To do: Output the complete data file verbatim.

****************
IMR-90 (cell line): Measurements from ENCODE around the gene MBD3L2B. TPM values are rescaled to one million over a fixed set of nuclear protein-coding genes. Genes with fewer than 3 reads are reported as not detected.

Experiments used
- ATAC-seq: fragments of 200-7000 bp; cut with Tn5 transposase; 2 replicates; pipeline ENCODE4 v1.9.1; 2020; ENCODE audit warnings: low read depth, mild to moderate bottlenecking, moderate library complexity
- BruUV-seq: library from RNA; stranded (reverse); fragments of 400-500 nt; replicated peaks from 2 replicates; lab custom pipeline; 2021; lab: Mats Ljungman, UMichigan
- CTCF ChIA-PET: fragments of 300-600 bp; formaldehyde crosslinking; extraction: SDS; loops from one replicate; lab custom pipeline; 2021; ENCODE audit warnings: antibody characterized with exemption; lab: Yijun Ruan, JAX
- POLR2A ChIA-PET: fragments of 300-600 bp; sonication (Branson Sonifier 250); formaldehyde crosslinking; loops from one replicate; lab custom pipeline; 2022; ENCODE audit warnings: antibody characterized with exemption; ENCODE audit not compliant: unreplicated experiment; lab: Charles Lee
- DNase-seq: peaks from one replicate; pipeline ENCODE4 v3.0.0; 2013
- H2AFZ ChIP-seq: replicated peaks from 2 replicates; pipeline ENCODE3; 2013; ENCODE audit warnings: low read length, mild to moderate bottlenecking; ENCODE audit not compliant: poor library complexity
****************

IMR-90 (cell line): Measurements from ENCODE around the gene MBD3L2B. TPM values are rescaled to one million over a fixed set of nuclear protein-coding genes. Genes with fewer than 3 reads are reported as not detected.

Experiments used
- ATAC-seq: fragments of 200-7000 bp; cut with Tn5 transposase; 2 replicates; pipeline ENCODE4 v1.9.1; 2020; ENCODE audit warnings: low read depth, mild to moderate bottlenecking, moderate library complexity
- BruUV-seq: library from RNA; stranded (reverse); fragments of 400-500 nt; replicated peaks from 2 replicates; lab custom pipeline; 2021; lab: Mats Ljungman, UMichigan
- CTCF ChIA-PET: fragments of 300-600 bp; formaldehyde crosslinking; extraction: SDS; loops from one replicate; lab custom pipeline; 2021; ENCODE audit warnings: antibody characterized with exemption; lab: Yijun Ruan, JAX
- POLR2A ChIA-PET: fragments of 300-600 bp; sonication (Branson Sonifier 250); formaldehyde crosslinking; loops from one replicate; lab custom pipeline; 2022; ENCODE audit warnings: antibody characterized with exemption; ENCODE audit not compliant: unreplicated experiment; lab: Charles Lee
- DNase-seq: peaks from one replicate; pipeline ENCODE4 v3.0.0; 2013
- H2AFZ ChIP-seq: replicated peaks from 2 replicates; pipeline ENCODE3; 2013; ENCODE audit warnings: low read length, mild to moderate bottlenecking; ENCODE audit not compliant: poor library complexity